Abstract

The work described in the foregoing paper made the development of a quantitative method of surveying surfaces necessary, that could be used for local measurements and on nonsymmetric surfaces. The theory of the method and the experimental technique are described. The accuracy of the survey is better than 1/20 wave-length with visual subjective observation and could be carried up to 1/100 wave-length with objective photographic measurements. The errors of the Foucault knife-edge test, especially the one produced by parallax, are discussed. Ways of reducing or eliminating them are described.

© 1936 Optical Society of America

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Figures (7)

F. 1
F. 1

(a). Scheme of knife-edge arrangement. (b) Steepness diagram. (c) Contour curve.

F. 2
F. 2

Contour curves of the same mirror measured independently with the knife-edge moving in opposite directions.

F. 3
F. 3

Underdone parabolic mirror measured at the center of curvature and at the parabolic focus. The difference between the two curves should be equal to the theoretical contour observed at the center of curvature.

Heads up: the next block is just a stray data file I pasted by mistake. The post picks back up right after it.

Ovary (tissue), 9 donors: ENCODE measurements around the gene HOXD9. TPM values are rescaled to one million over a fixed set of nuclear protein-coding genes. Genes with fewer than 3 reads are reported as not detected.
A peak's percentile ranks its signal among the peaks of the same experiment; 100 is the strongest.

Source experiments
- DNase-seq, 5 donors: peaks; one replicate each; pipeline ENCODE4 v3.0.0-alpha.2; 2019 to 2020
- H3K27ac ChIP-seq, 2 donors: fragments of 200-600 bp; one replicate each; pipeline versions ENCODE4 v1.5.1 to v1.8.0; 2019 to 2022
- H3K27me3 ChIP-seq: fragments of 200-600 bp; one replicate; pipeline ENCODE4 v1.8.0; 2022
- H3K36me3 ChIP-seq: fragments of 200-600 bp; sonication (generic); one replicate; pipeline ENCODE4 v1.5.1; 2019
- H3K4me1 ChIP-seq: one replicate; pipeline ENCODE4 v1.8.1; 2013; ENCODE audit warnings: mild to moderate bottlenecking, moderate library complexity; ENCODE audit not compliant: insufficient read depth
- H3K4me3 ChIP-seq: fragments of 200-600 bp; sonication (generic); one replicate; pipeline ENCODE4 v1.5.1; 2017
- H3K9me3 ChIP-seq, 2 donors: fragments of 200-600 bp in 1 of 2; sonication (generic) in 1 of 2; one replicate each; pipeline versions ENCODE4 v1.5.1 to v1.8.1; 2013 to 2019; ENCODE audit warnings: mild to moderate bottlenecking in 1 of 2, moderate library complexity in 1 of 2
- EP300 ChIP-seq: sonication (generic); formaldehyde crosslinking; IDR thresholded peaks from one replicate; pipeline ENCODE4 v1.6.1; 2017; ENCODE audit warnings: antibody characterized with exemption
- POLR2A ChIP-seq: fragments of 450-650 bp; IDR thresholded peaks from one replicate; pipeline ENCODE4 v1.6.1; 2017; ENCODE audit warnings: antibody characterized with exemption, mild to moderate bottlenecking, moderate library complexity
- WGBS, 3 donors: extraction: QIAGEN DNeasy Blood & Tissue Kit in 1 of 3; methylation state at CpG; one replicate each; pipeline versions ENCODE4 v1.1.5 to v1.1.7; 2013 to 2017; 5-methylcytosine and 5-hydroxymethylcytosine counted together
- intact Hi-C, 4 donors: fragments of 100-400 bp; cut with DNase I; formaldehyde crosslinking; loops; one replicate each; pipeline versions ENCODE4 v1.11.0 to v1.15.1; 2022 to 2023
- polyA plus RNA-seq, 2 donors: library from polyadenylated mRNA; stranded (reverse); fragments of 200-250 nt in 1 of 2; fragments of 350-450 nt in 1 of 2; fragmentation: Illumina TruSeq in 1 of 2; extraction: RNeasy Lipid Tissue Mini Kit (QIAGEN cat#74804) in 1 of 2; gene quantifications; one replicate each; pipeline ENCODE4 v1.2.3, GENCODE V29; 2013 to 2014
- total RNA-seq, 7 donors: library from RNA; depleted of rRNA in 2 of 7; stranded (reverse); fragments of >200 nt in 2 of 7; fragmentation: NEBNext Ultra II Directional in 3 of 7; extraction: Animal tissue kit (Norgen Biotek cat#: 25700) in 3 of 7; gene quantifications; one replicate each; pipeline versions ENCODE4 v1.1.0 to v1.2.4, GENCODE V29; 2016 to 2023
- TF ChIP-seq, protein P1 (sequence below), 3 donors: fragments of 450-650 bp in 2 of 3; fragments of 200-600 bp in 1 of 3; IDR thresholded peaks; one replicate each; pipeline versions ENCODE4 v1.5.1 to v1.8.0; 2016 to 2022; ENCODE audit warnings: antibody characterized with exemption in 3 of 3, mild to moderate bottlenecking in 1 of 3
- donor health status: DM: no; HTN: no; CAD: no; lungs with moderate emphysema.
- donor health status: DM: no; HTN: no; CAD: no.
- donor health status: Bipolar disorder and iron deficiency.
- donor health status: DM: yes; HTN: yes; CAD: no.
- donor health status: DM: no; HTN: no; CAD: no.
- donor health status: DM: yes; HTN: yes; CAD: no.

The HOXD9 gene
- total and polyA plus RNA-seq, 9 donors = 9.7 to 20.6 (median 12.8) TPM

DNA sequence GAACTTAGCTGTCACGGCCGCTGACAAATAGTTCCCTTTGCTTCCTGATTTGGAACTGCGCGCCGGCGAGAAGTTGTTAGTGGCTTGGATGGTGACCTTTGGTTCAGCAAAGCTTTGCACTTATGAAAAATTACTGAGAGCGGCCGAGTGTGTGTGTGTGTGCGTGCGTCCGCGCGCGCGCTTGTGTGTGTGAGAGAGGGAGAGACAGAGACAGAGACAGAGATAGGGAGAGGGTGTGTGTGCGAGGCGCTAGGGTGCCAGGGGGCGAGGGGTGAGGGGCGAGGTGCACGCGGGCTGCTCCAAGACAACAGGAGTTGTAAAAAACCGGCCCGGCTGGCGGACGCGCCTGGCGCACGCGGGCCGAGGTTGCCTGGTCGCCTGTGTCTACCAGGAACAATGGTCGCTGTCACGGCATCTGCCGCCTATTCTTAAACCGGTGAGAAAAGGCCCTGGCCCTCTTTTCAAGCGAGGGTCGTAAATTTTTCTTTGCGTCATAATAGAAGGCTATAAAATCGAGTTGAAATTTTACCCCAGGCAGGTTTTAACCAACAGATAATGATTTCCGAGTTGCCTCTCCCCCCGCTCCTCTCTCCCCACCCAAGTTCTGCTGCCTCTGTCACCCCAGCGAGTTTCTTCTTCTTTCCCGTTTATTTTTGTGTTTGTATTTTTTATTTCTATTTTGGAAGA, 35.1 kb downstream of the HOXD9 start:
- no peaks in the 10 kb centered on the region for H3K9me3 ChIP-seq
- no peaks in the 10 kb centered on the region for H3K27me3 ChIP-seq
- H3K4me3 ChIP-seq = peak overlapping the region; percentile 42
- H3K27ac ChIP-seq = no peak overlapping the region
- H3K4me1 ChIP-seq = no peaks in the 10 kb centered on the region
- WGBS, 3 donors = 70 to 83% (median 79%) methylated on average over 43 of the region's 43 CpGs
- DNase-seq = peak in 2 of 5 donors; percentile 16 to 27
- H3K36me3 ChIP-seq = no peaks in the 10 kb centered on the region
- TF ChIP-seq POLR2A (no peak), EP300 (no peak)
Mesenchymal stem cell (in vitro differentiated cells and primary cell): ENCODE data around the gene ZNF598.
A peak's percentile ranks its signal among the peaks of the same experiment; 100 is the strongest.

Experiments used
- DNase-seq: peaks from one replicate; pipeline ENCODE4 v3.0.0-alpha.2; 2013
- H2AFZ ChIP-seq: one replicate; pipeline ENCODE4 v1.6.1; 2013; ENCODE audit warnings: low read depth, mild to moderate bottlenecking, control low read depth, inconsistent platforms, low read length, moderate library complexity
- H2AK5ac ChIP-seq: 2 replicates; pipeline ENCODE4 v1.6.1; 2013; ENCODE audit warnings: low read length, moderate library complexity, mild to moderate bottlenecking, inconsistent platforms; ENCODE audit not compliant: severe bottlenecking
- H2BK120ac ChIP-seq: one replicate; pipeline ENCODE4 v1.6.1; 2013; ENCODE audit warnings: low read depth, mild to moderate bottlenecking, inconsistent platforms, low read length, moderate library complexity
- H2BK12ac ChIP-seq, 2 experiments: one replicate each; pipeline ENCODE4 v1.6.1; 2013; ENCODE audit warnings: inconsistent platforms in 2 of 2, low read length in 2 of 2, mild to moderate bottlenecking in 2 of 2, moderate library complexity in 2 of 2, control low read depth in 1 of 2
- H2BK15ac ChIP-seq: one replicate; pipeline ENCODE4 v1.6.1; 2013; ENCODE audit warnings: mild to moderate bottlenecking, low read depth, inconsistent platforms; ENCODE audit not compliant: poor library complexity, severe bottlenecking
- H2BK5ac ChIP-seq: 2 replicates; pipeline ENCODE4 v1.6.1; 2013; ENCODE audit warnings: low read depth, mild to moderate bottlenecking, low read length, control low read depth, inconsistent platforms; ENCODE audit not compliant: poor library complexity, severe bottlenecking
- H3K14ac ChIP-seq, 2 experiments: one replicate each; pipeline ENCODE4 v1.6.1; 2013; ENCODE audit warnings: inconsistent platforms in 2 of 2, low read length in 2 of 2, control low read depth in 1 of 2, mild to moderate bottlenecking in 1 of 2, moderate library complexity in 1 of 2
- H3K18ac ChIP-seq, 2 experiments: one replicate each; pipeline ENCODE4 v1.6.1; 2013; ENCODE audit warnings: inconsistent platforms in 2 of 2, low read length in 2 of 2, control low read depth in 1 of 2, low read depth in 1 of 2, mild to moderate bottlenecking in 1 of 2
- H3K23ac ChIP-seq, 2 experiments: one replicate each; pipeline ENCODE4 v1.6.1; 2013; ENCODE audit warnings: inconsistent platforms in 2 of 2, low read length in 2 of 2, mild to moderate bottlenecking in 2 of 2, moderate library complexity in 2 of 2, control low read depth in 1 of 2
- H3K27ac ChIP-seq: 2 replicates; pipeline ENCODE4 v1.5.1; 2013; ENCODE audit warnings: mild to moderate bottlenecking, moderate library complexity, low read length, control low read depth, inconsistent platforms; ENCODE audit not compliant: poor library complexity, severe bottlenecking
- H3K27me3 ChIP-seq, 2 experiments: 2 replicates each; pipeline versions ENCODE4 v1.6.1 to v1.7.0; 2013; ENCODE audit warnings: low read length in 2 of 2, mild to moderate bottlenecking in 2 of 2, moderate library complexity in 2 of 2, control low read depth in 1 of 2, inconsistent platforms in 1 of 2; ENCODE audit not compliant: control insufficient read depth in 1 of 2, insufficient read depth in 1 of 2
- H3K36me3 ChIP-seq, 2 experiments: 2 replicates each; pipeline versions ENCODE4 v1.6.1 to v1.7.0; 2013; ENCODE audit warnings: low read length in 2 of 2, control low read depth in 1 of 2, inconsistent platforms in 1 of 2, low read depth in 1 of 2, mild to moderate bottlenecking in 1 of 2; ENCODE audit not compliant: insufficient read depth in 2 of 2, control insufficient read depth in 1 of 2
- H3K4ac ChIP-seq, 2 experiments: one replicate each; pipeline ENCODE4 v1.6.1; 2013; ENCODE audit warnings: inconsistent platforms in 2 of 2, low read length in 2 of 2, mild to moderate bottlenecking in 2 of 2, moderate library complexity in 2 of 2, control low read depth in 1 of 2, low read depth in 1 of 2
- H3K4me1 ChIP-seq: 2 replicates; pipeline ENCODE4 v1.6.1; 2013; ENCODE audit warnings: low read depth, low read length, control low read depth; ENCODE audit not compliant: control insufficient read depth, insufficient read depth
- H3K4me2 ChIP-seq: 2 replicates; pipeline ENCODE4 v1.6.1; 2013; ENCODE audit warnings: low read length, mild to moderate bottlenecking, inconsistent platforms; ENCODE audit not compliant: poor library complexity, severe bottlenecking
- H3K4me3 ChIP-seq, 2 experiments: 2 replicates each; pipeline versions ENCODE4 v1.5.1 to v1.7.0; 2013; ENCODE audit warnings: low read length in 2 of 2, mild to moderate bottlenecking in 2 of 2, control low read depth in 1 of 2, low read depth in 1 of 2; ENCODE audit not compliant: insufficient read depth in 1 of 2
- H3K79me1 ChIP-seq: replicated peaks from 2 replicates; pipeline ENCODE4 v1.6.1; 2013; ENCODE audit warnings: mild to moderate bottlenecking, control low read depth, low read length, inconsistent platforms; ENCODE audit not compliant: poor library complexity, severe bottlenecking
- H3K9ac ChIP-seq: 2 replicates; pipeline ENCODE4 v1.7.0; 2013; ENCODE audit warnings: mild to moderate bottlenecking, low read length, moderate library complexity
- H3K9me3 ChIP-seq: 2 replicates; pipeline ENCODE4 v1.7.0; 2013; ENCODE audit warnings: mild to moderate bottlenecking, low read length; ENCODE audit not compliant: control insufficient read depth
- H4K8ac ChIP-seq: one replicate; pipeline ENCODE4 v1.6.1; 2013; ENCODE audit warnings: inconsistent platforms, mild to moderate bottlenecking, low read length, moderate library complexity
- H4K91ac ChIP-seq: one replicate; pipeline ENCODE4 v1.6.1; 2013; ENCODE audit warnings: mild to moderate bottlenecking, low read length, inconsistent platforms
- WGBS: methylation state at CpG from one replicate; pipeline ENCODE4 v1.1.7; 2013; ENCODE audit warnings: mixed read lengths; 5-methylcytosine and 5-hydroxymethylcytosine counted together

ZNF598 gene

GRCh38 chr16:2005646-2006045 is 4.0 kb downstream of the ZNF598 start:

F. 4
F. 4

Theoretical curves of a parabolic mirror measured at the center of curvature.

F. 5
F. 5

Parallax when testing with a flat mirror.

F. 6
F. 6

Two focographs of the same mirror taken with and (nearly) without parallax, (a) Knife-edge displaced parallel to the parallax vector, (b) Knife-edge displaced perpendicular to the parallax vector. Notice that in the first case the surface appears more asymmetric and smoother than in the second.

F. 7
F. 7

Measuring a parabolic mirror at the focus with the help of a perforated flat without parallax. P, half-transparent thin glass plate at 45° with the optical axis. D, drum for measuring the transversal displacements of knife-edge and source of light. S, scale in contact with the surface to be surveyed. (Sketch by Russel W. Porter.)

Equations (3)

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d ( Δ X ) / d Y = Y ( Y 0 2 2 Y 2 ) / 4 R 3 .
δ X = Y 2 2 R · δ R R = Q Y 2
d ( Δ X ) / d Y = Y ( Y 0 2 2 Y 2 ) / 4 R 3 + Q Y